Ursula K. Le Guin's latest novel, THE TELLING, is a creaking but lovingly wrought meditation on tolerance set against a backdrop that bears a striking resemblance to China's invasion and occupation of Tibet.
To create credible otherworldly allegory without appearing transparent or heavy-handed is the burden of the science fiction writer, and Le Guin, considered a pioneer in the genre, has made a career of shouldering this weight lightly. The daughter of anthropologists, her flavor of sci-fi-as-social-criticism has for the most part gone over smoothly and successfully with readers and the critical community. And with THE TELLING, her return to her popular Hainish series of novels and short stories, Le Guin, avowed feminist, conservationist and freethinker, again makes an art of gleaning terrestrial pertinence from extraterrestrial events.
The novel's chief conflict centers on two cultures on the planet Aka: the oppressive, mechanized Akan Corporation State and the gentle participants in the Telling, a religion premised on naturalism, serenity, and mysticism. Sutty, an Earth woman of the future, is dispatched as an ambassadorial observer to Aka and eventually falls in with the Telling's mountain-dwelling, agriculturalist practitioners.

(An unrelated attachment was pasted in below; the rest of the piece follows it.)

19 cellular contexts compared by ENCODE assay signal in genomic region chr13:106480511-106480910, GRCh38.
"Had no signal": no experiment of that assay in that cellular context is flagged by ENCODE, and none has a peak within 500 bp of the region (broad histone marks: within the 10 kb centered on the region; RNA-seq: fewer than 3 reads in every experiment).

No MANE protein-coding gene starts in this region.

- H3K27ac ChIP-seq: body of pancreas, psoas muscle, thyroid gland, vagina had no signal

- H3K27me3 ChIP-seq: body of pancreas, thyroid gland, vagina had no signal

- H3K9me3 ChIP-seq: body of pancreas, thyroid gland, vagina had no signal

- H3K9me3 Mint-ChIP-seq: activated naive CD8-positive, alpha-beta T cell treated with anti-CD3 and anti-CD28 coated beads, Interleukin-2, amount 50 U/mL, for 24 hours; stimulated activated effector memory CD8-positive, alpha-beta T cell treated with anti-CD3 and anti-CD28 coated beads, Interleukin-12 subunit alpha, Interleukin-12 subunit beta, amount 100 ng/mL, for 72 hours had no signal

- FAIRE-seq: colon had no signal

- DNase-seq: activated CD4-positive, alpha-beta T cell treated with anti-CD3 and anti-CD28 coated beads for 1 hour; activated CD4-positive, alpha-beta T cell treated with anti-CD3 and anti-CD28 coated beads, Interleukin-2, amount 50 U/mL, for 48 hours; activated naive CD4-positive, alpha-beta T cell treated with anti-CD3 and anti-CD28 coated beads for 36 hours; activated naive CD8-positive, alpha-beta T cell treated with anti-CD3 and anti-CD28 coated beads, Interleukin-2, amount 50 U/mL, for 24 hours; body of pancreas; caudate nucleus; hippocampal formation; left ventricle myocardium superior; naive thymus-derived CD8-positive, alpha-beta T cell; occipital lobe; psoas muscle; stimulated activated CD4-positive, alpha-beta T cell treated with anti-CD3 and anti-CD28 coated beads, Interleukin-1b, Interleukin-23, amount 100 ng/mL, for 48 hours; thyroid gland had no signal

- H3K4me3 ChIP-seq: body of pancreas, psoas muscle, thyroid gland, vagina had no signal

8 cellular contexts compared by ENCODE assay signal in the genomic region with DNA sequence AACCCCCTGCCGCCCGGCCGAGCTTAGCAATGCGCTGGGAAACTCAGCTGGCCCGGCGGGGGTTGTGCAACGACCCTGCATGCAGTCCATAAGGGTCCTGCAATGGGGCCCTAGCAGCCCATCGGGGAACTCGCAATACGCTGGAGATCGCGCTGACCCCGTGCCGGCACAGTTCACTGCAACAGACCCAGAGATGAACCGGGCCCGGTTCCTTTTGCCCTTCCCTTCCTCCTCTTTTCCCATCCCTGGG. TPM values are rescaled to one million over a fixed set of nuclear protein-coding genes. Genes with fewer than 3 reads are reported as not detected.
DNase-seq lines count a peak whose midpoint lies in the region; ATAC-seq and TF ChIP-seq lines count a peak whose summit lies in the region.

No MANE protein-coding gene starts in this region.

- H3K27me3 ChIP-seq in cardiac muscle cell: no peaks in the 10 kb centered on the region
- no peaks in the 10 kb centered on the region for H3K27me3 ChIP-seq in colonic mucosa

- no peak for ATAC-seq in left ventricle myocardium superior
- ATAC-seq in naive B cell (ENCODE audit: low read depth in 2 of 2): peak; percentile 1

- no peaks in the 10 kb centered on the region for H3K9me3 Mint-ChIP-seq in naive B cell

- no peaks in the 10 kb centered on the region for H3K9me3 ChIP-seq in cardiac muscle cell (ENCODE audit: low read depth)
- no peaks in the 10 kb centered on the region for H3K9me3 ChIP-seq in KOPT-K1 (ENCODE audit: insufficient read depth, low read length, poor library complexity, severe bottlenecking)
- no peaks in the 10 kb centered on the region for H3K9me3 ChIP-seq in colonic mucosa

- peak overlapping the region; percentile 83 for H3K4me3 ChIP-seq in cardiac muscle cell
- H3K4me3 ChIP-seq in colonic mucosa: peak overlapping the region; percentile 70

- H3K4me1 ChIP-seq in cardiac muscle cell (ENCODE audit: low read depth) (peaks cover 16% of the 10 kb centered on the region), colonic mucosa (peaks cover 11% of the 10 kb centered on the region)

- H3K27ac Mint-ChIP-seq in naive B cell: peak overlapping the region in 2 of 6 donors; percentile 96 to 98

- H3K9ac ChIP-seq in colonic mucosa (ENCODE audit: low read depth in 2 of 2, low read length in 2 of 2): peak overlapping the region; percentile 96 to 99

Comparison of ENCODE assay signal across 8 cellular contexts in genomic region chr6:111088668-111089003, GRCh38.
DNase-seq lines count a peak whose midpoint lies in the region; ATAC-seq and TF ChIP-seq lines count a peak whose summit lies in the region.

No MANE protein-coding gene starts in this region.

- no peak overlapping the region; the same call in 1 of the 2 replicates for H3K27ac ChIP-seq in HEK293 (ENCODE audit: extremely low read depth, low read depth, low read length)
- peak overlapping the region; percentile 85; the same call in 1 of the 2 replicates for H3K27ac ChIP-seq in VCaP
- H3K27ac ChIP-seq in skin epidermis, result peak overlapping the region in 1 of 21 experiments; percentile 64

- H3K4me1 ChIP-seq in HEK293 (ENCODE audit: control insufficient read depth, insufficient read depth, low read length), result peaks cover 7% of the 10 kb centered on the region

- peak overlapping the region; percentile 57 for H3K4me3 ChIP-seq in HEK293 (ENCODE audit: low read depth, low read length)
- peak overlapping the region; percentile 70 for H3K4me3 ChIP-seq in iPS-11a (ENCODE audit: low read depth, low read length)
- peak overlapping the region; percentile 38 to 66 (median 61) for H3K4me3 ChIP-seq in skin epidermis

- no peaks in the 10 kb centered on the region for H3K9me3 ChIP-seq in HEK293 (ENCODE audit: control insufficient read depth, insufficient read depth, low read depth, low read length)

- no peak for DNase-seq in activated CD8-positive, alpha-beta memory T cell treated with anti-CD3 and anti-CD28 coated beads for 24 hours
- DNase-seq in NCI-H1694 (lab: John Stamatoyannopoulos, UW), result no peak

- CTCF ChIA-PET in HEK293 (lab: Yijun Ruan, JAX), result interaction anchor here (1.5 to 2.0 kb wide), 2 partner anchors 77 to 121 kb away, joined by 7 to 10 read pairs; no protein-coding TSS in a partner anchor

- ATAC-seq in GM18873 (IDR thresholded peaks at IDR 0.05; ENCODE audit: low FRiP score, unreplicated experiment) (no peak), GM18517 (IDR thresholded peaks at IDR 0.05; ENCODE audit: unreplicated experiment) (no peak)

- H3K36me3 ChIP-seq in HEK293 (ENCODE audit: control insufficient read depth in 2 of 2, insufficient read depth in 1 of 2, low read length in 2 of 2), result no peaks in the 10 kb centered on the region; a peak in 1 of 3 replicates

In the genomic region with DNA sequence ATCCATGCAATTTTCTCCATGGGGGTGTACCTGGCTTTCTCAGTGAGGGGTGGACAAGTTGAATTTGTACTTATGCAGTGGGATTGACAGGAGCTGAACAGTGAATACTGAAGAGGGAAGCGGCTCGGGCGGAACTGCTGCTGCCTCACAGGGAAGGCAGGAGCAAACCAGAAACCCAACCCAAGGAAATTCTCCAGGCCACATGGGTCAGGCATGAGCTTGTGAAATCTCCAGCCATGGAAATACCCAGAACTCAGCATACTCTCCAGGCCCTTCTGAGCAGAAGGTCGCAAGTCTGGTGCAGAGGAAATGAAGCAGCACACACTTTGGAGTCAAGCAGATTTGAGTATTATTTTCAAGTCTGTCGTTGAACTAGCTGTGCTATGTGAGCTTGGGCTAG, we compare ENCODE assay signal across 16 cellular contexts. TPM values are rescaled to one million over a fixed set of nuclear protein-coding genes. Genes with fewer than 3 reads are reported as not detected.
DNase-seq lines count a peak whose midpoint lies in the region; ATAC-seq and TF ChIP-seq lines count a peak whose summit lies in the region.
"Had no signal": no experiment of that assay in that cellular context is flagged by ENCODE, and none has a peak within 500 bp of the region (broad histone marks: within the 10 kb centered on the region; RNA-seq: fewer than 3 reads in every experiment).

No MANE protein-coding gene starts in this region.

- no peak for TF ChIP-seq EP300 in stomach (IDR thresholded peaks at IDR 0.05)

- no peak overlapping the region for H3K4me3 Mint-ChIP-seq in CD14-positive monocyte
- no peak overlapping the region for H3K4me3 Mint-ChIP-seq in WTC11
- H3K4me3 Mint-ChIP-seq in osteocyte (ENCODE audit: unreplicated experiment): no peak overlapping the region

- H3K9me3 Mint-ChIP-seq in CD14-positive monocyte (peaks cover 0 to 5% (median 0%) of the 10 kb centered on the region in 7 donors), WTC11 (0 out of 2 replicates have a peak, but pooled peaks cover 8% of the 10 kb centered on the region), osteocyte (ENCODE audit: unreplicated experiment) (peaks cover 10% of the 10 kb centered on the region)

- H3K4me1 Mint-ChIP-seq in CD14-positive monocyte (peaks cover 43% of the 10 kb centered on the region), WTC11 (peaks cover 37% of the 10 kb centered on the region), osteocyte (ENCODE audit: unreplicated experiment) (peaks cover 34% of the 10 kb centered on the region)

That Sutty sides with the Telling is not surprising in the least, given her exposure to theocratic oppression while growing up on an Earth of the future --- a fact that is revealed at the onset of the novel. Moreover, Le Guin's latest work is not at all about the protagonist who undergoes few personal changes throughout the work. Rather, like THE LEFT HAND OF DARKNESS, Le Guin's 1969 classic novel on gender and xenophobia, THE TELLING hearkens back to a literary tradition popularized by Swift, in which an interested but relatively inactive explorer probes a foreign culture. But compared to THE LEFT HAND OF DARKNESS, what's so very surprising about THE TELLING is how much Le Guin has lost in subtlety.
The author desperately wants her readers to see Aka as she does --- with the cold, repressive, dogmatic Corporation on one hand and the gentle, pantheistic, fairly Taoist Telling on the other --- that she resorts to tired cliches and hand-holding. From this, we're told, we must learn something about ourselves. At times, the reader might imagine that Le Guin is having fun with us: citizens of the Akan Corporation State eat precooked fast food and drink "Starbrew" coffee.
But all this is meant to be taken seriously. The novel spends a sizable amount of effort demonizing the industrialized, bureaucratic and oppressive Corporation-State of Aka --- fans of Orwell, Huxley, or George Lucas will recognize it immediately --- and certifying its pacifistic, mystical opposition as good.
The characters, too, suffer from acute one-dimensionality and stereotypes that are disappointing --- even for Le Guin, whose protagonists typically take a back seat to the cultures around them. A prime example is the novel's chief villain, who, in the classic comic book scenario, "went bad" as the result of a traumatic childhood event.
Le Guin's portraits of the two factions are so heavy-handed, her characters so thin, and her premises so tired that she comes close to robbing readers of the thrill of participation. Fiction like Le Guin's, which is expected to resonate with present-day readers in present-day society, must engage the reader to win them; what Le Gui